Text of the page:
The chemical and materials industry is unique in that it depends on, and feeds into, every other downstream industry. As such, it prospers and fails in tandem with end-use industry activity. In the last 20 years, for many companies, it has been a constant battle to achieve decent market growth. There has been a cyclic trend of heavy market cutbacks every 10 years: 9/11 in 2001, the banking collapse in 2008 and now COVID-19 in 2020, not to mention overcapacity and plant problems in between. At best, chemical companies get a few years in the sun before the proverbial kick in the groin happens. And more often than not, it seems to come out of nowhere.

The question is: Does it really have to be like this? Does it have to be so hard to achieve stability and growth?

The short answer is “no.” There are some notable chemical companies that history has shown are much more resilient to these spurious market dynamics. Croda has been noted as being “resilient” through the tough times. So how did it do it?

The answer lies in the markets it serves. In tough times we find out what really matters to consumers. Just like now, as we realize that nurses, teachers and care workers are more important than a footballer or reality TV star, there are pockets of the chemical supply chain that are too important to be hit hard. Roughly 60% of sales for the specialty chemicals producer come from the comparatively resilient health, agriculture and personal care sectors. Only 10% come from the more risky auto and energy markets. There are lessons to be learnt here by any chemical company. Obviously, a plastics producer isn’t going to turn full circle and start making specialty surfactants, but it can refocus its exposure to problematic end markets and drive growth in better areas.

There are certainly key areas for sustainable growth in the chemicals sector, and not necessarily small niche applications or boring, low-profit, commodity markets.

Areas of High Stability and Opportunity

Personal Care – In times of economic crisis, people still need to wash and want to look and feel good. Indeed, people may put off a large purchase like buying a new family car, but data has shown that sales of personal care products can even peak in tough times. We may not buy that car, but it’s acceptable to treat ourselves to that bottle of high-end shampoo instead. The feel-good factor is a strong driver, even in an economic crisis. Couple this with the likes of L’Oreal wanting to market the next best skin treatment or hair product to get a step up on the competition, and it’s a recipe for a stable and profitable business.

Healthcare – People still get sick. Population numbers are also generally increasing. Medical equipment demand is always growing. Opportunities in protective personal equipment (PPE) are enormous currently. Masks, gowns, gloves and scrubs are all in short supply globally.

Nutrition – People always have to eat. Food ingredients are value-added and people will always want the best quality food they can afford. Food companies also want the best flavour ingredients and solutions. Natural food ingredients and flavours are also a huge growth area, not to mention key consumer trends like veganism driving market changes and opportunities. With people stockpiling for doomsday during 9/11 and the COVID-19 pandemic, food companies tend to get a cash injection during these events.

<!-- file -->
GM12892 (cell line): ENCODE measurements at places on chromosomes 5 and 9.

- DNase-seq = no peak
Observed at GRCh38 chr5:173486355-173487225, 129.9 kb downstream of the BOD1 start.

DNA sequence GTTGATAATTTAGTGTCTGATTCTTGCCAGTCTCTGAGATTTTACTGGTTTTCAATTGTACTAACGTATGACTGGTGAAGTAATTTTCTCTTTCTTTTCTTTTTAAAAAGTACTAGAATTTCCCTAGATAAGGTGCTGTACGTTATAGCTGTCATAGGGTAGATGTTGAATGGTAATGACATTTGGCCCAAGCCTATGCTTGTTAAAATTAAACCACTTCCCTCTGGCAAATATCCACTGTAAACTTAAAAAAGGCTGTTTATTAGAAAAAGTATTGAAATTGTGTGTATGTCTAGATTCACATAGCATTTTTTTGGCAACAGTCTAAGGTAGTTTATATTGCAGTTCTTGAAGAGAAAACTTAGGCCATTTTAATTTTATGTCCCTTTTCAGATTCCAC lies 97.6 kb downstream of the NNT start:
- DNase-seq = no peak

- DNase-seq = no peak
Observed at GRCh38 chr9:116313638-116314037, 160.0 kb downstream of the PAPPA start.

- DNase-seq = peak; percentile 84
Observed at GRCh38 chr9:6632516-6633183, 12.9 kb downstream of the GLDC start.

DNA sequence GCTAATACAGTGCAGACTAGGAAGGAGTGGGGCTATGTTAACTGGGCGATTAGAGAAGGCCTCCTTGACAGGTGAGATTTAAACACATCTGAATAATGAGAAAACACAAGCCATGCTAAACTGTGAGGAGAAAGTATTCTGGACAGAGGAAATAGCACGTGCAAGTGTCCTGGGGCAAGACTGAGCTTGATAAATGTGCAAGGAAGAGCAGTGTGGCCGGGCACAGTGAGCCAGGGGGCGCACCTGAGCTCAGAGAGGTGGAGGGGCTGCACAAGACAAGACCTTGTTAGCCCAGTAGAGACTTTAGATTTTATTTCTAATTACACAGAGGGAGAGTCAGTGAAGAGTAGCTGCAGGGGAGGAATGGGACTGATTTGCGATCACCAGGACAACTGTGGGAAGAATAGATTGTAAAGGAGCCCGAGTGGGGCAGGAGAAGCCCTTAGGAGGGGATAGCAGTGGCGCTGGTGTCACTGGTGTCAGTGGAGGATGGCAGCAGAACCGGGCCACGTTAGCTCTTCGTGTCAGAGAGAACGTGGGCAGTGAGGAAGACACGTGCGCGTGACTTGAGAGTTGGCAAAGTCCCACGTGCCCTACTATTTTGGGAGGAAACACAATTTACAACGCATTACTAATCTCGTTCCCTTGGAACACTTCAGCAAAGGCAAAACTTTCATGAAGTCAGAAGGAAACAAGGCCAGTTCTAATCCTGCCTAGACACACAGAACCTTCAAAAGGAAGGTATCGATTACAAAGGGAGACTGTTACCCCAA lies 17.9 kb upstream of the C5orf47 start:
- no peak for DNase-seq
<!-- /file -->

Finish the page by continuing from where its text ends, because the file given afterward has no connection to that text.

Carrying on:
Packaging – Effective packaging material is always in demand. As discussed, people still need to eat. The move away from single-use plastics to more sustainable and recyclable solutions is still a path being trodden, with many opportunities to get in at the concept level. One has to wonder how long it will be until an antiviral packaging solution is put on the market, too! The circular economy is a key issue for FMCG companies, with huge companies like PepsiCo looking to use recycled snack packaging film in its future products. Understanding the world and trends surrounding the circular economy and the key players involved will be critical for chemicals businesses going forward – whether there is a global pandemic or not.

Telecoms – While we are all at home doing Zoom and Skype meetings, it has probably dawned on most people that connectivity is a key future trend and is a resilient industry. Indeed, the COVID-19 effect may have, to some degree, permanently changed the way we work and sell our products. Digital sales is one key area of growth, but there are also opportunities selling materials to the companies supplying the telecoms infrastructure. Wi-Fi and the internet are no longer regarded as optional. They are now a necessary utility for all.

There is lots to be positive about and lots of growth potential out there. It’s clear, however, that some chemical companies need to mend the roof before another downpour happens.

If you’d like to talk to an industry expert about some of these key Mega Trends or discuss how to make your business more resilient, please email

Robert Outram

Robert Outram, Business Unit Leader (EI) - Chemicals, Materials & Nutrition.

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